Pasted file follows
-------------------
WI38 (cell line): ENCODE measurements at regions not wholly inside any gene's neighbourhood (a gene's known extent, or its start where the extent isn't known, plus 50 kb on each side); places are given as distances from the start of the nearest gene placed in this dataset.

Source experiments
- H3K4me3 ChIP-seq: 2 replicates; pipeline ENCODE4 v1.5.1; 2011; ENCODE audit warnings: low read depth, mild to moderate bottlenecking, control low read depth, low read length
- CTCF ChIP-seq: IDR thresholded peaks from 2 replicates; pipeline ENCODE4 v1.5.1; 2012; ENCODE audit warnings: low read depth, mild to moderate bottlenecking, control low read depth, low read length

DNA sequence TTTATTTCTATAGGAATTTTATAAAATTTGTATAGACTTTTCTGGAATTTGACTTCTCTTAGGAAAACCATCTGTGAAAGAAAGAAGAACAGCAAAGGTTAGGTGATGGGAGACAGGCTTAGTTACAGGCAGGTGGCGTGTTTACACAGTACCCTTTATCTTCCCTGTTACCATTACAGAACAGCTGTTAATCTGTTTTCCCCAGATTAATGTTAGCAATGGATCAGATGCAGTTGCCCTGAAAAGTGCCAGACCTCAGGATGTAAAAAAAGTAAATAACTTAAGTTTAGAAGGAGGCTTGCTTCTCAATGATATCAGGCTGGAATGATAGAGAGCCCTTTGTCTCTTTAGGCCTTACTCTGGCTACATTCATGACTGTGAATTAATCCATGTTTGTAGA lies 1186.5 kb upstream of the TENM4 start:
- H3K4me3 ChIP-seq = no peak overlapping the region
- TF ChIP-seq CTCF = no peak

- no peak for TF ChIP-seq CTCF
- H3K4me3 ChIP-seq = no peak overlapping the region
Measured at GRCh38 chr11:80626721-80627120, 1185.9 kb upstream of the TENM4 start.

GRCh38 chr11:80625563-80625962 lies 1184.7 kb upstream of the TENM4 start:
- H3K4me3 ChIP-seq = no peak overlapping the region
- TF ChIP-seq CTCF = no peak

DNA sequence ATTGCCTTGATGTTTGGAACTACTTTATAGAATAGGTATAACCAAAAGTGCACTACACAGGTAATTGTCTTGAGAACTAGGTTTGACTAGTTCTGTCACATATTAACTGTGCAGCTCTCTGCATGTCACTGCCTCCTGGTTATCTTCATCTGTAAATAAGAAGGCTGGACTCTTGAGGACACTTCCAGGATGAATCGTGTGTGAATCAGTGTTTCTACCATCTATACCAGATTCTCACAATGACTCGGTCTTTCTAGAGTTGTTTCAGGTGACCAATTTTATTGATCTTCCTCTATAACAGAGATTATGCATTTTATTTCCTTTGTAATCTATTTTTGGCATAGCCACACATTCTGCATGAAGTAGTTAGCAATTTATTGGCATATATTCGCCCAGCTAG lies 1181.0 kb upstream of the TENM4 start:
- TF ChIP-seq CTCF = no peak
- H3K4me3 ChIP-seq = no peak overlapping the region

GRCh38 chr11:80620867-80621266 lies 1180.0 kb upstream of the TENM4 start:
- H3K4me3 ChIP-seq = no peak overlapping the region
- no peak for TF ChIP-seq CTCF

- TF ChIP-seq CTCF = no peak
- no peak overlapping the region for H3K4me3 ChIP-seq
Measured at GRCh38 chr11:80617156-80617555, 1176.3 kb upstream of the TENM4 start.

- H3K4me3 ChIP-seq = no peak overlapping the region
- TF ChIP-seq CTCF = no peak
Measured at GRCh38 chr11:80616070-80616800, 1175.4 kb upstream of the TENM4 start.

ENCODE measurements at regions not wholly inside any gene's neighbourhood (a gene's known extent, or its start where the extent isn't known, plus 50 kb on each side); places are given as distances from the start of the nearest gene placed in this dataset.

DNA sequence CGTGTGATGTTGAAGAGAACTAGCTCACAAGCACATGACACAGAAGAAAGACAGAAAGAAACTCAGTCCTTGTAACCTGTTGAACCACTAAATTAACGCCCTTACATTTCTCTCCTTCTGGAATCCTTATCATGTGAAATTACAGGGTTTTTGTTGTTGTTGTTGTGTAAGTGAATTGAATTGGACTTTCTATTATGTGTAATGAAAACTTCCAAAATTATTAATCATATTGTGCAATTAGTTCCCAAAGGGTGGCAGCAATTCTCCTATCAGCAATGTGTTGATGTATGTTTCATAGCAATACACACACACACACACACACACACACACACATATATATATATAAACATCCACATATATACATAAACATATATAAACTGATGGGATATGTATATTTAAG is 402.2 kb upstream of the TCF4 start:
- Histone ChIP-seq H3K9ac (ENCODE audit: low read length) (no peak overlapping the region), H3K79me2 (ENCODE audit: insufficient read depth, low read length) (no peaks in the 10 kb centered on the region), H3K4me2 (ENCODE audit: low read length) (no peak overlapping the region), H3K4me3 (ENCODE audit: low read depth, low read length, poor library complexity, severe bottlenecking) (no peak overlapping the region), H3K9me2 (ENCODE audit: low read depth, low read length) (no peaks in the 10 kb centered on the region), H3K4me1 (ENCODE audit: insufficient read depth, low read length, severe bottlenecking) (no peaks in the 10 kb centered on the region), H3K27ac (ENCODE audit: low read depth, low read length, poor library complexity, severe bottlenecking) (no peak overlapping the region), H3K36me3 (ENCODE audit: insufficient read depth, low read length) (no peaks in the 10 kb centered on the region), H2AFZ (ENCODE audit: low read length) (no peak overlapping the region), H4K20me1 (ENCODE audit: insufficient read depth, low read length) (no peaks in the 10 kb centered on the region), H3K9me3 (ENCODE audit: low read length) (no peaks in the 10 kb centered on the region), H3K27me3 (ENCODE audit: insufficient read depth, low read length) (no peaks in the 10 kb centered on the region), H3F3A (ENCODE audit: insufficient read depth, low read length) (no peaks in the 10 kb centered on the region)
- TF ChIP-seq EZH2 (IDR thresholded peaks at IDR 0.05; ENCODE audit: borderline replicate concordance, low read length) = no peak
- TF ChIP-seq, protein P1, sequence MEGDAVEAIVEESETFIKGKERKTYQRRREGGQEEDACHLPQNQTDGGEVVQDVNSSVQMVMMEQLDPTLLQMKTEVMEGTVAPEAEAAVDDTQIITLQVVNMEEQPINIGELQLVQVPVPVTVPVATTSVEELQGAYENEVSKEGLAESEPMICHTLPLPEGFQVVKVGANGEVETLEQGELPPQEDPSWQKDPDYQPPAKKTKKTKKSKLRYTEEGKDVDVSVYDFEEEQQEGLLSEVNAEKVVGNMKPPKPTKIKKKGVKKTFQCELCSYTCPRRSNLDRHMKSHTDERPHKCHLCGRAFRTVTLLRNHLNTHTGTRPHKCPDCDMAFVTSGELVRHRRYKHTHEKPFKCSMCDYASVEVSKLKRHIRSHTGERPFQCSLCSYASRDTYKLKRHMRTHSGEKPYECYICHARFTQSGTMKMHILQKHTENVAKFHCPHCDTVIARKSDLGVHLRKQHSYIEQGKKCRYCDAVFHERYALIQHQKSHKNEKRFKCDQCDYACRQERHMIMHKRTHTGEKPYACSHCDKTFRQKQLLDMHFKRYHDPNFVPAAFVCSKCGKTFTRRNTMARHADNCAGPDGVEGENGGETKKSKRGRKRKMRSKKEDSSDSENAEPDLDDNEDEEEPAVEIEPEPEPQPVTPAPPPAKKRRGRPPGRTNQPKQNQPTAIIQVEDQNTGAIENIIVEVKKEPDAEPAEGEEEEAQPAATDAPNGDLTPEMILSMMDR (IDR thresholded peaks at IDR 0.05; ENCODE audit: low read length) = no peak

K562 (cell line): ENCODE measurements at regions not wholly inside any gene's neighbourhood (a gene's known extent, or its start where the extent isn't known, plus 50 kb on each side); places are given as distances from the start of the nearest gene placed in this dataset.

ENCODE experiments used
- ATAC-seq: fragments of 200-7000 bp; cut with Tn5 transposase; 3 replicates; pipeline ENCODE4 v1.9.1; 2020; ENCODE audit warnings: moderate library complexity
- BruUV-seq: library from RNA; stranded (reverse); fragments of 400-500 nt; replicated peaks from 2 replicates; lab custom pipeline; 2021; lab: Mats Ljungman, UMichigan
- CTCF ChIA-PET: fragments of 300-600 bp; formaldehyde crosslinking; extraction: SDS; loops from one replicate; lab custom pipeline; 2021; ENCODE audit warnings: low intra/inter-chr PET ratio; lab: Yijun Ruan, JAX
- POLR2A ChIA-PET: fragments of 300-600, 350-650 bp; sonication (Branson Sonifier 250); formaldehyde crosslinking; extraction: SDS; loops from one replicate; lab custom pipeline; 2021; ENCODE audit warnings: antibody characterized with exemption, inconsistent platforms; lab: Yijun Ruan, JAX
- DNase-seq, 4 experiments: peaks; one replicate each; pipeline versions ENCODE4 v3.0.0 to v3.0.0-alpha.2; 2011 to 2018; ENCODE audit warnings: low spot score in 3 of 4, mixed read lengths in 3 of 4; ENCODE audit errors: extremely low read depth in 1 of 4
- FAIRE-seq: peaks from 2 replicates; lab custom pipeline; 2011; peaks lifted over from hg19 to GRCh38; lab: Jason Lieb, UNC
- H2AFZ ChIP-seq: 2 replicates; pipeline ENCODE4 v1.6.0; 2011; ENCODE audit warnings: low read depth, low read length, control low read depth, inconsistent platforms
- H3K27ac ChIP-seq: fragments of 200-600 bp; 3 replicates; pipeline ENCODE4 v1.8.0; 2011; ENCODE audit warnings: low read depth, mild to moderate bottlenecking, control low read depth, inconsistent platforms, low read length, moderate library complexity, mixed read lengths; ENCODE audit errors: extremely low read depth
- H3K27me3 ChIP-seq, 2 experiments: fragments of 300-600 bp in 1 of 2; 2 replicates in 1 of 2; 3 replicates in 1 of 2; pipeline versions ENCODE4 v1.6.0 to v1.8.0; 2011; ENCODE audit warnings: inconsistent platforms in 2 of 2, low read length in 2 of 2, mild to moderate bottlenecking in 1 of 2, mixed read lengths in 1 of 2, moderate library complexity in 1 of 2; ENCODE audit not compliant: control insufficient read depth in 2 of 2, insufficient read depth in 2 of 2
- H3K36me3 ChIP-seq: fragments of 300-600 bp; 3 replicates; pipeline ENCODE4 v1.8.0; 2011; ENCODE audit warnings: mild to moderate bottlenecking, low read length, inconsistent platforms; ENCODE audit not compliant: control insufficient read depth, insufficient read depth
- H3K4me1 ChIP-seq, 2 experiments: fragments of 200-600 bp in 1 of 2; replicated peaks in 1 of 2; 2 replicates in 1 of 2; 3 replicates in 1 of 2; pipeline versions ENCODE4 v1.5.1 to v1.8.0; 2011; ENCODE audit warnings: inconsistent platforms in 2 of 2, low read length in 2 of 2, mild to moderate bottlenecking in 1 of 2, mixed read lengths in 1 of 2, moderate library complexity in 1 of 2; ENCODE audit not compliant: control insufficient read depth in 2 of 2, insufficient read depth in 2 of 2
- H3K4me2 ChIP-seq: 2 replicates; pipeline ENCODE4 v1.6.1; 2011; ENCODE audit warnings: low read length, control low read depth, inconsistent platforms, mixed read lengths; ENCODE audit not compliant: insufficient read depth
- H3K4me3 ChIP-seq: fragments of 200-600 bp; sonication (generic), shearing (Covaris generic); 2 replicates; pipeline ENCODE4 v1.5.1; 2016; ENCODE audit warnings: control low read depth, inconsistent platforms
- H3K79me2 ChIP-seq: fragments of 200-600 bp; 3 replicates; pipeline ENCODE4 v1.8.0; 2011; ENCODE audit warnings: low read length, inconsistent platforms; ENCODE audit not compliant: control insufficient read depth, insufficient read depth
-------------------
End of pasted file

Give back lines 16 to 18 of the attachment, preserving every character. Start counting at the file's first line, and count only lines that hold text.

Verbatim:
- H3K4me3 ChIP-seq = no peak overlapping the region

GRCh38 chr11:80620867-80621266 lies 1180.0 kb upstream of the TENM4 start:
- H3K4me3 ChIP-seq = no peak overlapping the region